Details of the new Florida texting-while-driving ban
Late last month, Florida legislators finally resolved a five-year-long dispute over whether certain distracted driving practices should be outlawed statewide. In an effort to reduce the number of car accidents that occur annually in the Sunshine State as a result of distracted driving behaviors, Florida has finally outlawed texting while driving.
Interestingly though, the law is so nuanced that it may not lead to as a great a reduction in accidents as many safety advocates are hoping for. The law bans drivers from manually inputting letters into their phones while driving. This practically means that drivers may not text, email or otherwise search the Internet while driving. However, driving is an unusually complex term within the context of this law.
The law grants exceptions to the texting ban for any vehicle that is stationary. Therefore theoretically, drivers who are stopped at red lights, have slammed on their brakes or are otherwise temporarily stationary during the general operations of their vehicles are allowed to text for as long as the car or truck refrains from forward or backward movement.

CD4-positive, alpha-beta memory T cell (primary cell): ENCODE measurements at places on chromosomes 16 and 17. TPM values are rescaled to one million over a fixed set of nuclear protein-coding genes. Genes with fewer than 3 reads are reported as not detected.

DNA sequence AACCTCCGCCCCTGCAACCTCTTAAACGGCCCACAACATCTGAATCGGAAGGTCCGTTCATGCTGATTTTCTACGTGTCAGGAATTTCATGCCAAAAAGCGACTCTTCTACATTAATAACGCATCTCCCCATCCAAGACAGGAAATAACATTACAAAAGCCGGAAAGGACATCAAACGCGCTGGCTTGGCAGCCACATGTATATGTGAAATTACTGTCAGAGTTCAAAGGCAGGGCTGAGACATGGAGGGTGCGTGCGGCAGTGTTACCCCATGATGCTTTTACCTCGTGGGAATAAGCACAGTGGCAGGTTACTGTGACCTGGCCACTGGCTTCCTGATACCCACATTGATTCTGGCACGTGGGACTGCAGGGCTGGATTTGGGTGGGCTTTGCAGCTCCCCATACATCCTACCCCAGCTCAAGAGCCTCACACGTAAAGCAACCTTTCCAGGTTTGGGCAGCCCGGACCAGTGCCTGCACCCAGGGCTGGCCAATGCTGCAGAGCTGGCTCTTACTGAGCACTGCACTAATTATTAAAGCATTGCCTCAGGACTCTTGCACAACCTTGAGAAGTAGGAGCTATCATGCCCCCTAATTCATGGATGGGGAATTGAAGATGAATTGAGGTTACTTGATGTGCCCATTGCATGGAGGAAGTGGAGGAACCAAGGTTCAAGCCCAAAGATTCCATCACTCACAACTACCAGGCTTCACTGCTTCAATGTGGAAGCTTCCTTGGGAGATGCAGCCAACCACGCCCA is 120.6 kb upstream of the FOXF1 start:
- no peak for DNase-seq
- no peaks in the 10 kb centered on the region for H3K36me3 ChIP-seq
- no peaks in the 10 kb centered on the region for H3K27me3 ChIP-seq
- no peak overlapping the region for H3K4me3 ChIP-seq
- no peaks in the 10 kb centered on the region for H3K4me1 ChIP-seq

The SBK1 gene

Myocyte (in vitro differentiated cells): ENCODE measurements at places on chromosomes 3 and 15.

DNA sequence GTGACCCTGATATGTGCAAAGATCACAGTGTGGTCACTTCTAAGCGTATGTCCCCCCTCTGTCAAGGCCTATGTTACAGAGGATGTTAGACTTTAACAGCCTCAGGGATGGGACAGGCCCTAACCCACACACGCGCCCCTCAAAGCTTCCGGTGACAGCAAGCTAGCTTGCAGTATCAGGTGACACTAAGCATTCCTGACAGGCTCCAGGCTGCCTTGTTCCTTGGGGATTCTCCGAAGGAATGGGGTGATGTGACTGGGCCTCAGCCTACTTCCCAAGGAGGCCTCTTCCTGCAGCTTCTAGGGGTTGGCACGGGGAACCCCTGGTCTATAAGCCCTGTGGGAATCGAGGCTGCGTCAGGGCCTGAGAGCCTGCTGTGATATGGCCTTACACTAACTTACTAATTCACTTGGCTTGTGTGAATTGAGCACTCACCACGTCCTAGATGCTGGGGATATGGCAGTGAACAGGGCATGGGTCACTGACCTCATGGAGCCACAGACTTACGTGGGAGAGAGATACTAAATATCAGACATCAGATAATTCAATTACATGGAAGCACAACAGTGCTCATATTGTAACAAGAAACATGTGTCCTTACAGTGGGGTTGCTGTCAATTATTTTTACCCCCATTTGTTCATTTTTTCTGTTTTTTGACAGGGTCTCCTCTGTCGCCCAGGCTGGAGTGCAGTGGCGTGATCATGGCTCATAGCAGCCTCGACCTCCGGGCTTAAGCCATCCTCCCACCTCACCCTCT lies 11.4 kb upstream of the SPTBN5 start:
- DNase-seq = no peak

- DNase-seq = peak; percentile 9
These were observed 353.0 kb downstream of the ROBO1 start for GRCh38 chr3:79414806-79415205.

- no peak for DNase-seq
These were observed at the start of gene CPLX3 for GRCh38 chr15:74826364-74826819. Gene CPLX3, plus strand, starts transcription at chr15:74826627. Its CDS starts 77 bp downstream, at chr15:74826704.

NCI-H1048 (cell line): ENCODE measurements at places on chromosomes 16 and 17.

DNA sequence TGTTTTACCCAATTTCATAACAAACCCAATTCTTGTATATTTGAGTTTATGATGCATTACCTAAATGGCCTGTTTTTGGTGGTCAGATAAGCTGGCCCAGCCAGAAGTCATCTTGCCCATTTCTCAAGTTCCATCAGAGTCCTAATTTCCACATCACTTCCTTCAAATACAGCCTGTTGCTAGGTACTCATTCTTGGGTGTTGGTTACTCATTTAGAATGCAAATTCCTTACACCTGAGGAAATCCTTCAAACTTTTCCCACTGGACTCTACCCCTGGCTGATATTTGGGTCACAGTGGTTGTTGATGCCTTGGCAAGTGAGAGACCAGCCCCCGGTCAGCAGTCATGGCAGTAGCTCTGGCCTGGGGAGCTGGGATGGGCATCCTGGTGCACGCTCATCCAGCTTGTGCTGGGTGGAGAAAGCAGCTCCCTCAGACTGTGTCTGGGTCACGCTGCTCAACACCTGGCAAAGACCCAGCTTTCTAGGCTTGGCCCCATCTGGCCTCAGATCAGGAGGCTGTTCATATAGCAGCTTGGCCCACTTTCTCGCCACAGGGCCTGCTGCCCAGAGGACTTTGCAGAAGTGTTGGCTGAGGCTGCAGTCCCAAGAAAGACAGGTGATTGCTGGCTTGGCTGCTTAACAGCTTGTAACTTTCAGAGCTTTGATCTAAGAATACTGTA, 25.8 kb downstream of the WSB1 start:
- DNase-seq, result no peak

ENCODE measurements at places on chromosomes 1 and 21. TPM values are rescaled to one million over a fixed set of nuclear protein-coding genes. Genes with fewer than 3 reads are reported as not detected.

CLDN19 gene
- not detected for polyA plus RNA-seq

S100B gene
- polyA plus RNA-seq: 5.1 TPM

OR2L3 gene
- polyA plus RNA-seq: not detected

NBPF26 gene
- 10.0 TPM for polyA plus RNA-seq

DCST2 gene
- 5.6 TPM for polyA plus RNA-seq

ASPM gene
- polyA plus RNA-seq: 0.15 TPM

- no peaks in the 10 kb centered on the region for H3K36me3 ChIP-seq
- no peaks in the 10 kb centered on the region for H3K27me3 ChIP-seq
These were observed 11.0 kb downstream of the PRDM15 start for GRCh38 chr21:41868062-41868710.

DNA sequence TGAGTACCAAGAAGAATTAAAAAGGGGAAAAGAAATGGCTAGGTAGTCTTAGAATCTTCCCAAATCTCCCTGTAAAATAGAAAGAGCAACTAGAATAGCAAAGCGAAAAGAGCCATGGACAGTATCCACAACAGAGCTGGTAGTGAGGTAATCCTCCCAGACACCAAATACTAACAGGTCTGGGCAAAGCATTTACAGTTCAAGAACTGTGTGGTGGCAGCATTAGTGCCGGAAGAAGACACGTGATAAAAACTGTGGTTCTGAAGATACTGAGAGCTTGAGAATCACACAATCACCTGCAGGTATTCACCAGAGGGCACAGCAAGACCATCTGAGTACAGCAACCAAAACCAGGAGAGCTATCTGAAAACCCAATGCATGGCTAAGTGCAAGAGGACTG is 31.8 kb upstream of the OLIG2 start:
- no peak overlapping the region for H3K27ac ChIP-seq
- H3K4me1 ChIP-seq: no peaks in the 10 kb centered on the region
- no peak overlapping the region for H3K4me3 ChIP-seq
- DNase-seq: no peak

This exception still allows drivers to be plenty distracted and to take their eyes, hands and minds off the task of driving during endless points during the driving process. Gridlock traffic might arguably become more dangerous if drivers try to sneak in texts every time they are forced to brake. They may continue to be distracted as they look up and attempt to keep moving.
The Florida texting ban is certainly a step in the right direction, as distracted driving is a hazard to us all. However, the consequences of such a lax ban may not net much good in the way of accident reduction.
Source: Fox Business, “Florida Finally Bans Texting,” Penny Gusner, June 3, 2013